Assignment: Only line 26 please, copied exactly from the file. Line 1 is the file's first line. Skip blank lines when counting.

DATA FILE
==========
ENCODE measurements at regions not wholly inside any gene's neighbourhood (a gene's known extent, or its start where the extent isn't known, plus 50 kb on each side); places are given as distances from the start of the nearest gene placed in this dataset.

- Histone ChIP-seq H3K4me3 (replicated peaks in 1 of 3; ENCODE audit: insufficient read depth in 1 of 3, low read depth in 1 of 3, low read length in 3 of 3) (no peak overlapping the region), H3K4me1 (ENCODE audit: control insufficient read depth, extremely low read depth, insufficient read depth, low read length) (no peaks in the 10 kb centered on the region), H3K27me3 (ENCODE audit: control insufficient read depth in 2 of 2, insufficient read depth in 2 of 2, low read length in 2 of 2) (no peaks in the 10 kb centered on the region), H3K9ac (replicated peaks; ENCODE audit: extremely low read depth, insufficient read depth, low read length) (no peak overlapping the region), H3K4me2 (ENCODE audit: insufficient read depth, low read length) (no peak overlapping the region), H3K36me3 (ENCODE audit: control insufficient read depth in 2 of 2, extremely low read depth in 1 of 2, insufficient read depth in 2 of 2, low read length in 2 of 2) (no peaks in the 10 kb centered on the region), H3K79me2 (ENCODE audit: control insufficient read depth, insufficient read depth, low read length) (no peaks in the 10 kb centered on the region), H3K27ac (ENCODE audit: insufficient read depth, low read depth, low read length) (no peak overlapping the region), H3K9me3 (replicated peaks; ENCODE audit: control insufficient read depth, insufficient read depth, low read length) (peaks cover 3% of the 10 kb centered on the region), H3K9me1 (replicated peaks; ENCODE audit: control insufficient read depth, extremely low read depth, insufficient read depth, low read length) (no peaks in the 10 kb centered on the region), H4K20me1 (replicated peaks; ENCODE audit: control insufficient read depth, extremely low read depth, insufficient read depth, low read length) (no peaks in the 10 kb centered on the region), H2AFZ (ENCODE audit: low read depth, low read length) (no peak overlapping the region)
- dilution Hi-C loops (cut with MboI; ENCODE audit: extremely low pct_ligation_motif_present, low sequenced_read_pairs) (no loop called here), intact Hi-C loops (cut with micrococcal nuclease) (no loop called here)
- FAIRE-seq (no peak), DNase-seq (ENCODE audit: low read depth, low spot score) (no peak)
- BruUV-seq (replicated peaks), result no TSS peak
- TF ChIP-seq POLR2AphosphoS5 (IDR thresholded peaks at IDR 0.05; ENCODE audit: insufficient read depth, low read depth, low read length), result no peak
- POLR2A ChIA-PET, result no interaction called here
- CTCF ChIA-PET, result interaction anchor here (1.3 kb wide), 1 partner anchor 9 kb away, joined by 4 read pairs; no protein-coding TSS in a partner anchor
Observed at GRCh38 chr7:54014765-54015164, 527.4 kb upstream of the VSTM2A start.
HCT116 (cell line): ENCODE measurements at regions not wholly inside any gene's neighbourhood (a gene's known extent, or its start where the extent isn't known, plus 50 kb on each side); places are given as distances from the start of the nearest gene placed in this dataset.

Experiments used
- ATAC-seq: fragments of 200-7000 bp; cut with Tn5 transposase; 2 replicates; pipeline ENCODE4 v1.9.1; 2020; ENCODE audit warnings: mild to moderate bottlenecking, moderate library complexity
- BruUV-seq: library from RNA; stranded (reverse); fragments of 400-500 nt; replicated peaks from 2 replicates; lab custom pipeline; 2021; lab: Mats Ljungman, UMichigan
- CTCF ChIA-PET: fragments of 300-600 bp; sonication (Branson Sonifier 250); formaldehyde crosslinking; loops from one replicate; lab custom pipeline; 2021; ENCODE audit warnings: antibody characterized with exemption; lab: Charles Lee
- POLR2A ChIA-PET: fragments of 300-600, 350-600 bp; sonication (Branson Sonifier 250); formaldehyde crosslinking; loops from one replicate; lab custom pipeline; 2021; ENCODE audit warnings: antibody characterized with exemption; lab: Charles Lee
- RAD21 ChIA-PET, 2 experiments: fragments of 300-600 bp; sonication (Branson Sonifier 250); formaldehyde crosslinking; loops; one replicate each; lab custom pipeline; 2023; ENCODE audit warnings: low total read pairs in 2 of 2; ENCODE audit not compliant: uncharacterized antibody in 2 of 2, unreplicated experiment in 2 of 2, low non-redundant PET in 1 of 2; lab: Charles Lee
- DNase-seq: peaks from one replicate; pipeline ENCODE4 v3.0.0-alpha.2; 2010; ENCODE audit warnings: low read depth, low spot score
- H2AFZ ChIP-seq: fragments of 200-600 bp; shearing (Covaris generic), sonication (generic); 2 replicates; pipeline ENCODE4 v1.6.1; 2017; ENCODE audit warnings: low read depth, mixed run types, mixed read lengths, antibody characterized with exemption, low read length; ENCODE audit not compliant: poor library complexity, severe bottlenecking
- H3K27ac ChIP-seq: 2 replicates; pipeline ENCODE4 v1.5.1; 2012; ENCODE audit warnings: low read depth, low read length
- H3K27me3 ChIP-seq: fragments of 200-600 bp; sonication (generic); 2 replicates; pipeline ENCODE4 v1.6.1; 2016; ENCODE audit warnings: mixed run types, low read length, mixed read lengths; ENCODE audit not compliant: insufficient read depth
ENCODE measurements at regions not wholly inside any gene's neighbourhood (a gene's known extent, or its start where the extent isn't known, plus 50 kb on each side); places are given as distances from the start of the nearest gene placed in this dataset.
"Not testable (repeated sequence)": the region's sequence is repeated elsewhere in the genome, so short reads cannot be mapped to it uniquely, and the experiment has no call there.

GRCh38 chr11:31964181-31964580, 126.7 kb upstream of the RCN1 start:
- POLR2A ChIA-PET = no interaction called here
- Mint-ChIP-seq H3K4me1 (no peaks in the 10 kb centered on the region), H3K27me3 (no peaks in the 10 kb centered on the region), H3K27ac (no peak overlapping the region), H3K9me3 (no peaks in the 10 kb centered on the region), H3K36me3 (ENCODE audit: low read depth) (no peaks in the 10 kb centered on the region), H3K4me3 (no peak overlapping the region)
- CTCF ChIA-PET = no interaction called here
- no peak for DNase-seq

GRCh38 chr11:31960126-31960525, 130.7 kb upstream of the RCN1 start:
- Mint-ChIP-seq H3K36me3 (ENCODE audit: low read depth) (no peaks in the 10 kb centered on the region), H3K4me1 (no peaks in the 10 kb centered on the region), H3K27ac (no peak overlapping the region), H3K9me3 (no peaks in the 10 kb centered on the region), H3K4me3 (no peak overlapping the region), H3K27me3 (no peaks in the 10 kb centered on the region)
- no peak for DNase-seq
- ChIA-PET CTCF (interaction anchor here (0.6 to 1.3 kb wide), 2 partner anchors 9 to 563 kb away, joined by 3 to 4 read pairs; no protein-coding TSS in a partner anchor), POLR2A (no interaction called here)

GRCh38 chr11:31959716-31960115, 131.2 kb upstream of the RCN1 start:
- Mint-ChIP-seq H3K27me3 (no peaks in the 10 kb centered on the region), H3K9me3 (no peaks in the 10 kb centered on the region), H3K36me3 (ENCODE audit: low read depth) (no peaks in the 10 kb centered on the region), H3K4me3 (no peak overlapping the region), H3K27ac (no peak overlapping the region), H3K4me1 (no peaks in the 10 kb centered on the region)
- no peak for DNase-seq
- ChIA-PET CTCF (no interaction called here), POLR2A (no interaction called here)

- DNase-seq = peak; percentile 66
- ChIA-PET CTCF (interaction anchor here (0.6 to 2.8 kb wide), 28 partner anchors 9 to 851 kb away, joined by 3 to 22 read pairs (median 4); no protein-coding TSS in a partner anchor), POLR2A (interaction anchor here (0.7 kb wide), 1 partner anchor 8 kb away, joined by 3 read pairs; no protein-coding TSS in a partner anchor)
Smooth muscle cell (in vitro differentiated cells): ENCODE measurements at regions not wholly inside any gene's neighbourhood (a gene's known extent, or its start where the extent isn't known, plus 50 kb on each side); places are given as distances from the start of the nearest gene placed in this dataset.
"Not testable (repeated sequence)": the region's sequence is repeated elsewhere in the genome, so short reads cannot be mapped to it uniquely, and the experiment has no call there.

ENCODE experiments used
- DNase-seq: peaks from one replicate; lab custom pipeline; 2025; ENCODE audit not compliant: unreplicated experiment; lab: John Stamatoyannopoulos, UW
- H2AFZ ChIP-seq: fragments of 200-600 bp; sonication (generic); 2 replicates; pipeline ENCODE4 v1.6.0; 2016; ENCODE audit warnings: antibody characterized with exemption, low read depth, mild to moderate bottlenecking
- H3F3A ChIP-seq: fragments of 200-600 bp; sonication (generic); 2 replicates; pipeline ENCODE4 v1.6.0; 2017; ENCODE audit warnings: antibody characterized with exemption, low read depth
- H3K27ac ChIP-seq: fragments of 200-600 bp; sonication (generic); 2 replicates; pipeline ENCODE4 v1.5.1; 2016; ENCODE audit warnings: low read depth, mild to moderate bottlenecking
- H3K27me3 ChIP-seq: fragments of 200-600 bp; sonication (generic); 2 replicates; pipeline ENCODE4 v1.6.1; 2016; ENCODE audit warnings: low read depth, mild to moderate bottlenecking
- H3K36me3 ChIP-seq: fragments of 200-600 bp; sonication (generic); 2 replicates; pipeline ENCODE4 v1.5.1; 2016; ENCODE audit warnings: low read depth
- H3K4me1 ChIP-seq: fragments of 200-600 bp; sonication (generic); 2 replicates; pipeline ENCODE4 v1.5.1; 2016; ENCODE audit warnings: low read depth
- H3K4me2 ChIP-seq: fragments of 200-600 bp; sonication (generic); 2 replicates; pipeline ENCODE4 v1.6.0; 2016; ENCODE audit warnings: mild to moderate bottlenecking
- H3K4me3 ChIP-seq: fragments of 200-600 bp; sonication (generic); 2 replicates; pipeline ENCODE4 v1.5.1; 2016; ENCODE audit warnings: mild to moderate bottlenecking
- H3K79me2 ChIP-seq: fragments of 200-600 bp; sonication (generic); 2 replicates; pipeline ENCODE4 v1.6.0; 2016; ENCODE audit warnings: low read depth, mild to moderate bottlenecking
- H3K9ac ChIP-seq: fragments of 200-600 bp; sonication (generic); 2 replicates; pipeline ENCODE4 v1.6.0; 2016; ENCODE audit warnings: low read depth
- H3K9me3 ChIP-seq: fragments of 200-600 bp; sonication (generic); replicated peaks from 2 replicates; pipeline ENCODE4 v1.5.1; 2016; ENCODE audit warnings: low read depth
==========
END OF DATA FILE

- CTCF ChIA-PET = no interaction called here